Saturday, July 11, 2020

IT is a sad day in Ireland today after the news of Jack Charlton’s death, aged 85. Though there is sadness at the passing of such a legendary figure in Ireland’s history there will be plenty of smiles too at the memories of the joy he brought to this country.

In May of 1999, Big Jack visited Kildare as a guest of Newbridge Town and regaled the packed attendance at the Stand House Hotel with stories of his life in football. This is how that visit was reported on at the time by the Nationalist.

Soccer’s glory days were replayed in colourful style by one of sport’s great heroes in Newbridge last week.

Jack Charlton was in town. As a special guest of Newbridge Town FC, he addressed a dinner in the Stand House Hotel but also took time out to play golf at the Curragh and take a tour of the area.

Tales of ‘Our Kid’ (his brother, Bobby), his own part in the English World Cup winning squad in 1966 and Ireland’s great success in Italy were just some of the topics touched on by Jack in his entertaining talk.

With genial conviviality, as is his style, Jack posed for photographs with one and all as he circulated in advance of the dinner on Tuesday 4 May. He was very much the hero but when he began his talk he was ‘one of the lads’, giving the inside track on lots of events, including what it was like to meet the Pope during Italia ‘90.

Chairperson of Newbridge Town, Sean Butler, welcomed Jack and his wife Patricia to the and noted the achievements of the town soccer club, which has six underage teams from under 11 to under 18 as well as two senior teams. The senior teams both play in the Leinster Senior League with the first team currently top of the division. Mr Butler said the club is considering forming a co-operative at present and selling shares.

Stores just flow from Jack Charlton and he entertained with tales of how he got the Irish manager job and became the first Geordie English Protestant to take charge. He noted the prestige of being an international team manager and told how this gave him a special place in Ireland.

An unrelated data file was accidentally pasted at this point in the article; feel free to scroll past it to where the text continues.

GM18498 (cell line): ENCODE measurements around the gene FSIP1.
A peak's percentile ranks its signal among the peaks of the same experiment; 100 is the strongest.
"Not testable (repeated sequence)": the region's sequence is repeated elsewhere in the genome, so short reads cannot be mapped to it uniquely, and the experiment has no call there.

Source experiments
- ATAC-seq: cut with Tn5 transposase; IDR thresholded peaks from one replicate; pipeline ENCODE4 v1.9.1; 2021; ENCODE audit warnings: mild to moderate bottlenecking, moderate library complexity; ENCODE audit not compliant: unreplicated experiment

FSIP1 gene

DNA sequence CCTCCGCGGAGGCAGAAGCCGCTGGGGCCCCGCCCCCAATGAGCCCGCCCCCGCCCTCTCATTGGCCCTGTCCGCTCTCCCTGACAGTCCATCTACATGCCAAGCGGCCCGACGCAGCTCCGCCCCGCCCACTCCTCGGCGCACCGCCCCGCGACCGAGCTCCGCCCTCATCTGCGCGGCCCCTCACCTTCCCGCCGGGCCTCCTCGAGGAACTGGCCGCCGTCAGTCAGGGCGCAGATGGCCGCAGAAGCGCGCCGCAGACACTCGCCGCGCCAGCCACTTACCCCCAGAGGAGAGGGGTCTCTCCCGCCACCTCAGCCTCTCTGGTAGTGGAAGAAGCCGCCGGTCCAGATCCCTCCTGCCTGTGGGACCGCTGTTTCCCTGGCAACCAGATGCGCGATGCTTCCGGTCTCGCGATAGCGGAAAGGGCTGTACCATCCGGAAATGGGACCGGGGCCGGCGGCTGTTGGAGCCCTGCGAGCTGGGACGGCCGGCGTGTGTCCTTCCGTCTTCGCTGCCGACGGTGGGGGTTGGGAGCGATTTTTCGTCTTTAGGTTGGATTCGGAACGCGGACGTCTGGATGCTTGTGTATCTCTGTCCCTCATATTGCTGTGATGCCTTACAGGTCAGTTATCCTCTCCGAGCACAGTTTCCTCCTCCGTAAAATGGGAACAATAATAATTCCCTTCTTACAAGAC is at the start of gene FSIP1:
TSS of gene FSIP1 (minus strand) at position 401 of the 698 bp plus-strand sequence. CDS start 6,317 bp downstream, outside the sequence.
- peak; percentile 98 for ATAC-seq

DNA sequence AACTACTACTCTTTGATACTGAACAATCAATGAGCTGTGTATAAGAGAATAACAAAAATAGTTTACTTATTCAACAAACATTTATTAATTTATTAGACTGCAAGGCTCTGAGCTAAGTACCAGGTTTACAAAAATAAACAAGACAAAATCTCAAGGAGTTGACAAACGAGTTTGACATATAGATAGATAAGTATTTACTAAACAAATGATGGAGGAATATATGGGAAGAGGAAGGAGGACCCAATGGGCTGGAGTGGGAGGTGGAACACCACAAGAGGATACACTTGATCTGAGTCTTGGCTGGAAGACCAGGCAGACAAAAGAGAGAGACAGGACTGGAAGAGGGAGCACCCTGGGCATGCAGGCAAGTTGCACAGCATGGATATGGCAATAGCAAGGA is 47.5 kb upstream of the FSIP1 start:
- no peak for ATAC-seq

He related his surprise at Ireland reaching the quarter-finals of the World Cup in Italy which interrupted his plans to fish on the Ridge Pool in Ballina.

“I didn’t expect us to get that far. I was due on the Ridge Pool on Tuesday morning and it is a very difficult pool to get on.”

He said he flew into Dublin attended a reception to meet the Taoiseach, got a flight back to England that afternoon, dropped in to kiss the wife he hadn’t seen for eight weeks and collect his worms and gear before driving with a friend to Stranraer to catch the ferry to the North.

“We drove through the North and at 5pm in evening we were on the west coast and we pulled in to have a pint of Guinness. I just opened the door and in front of me was a big Irish man, 6’4”, who looked down on me. ‘Ah Jack, it is great of you to come all this way for my redundancy party’. We went in and had a few pints of Guinness and the owner said to me ‘Jack, come in the back’.”

Jack was told how the pub had two screens in the back room and was ‘heaving with people’ during the World Cup matches. The publican told Jack they had made a fortune and he produced a big box of Martel brandy and said ‘Jack, this is your share of the profits’.

Stories like that flowed and had the audience begging for more. It was the first of a series of Guest Dinner nights organised by Paul Heylin Promotions in association with Newbridge Town FC.

 

Written by Jane Mullins and appeared in print of The Nationalist of 14 May 1999.

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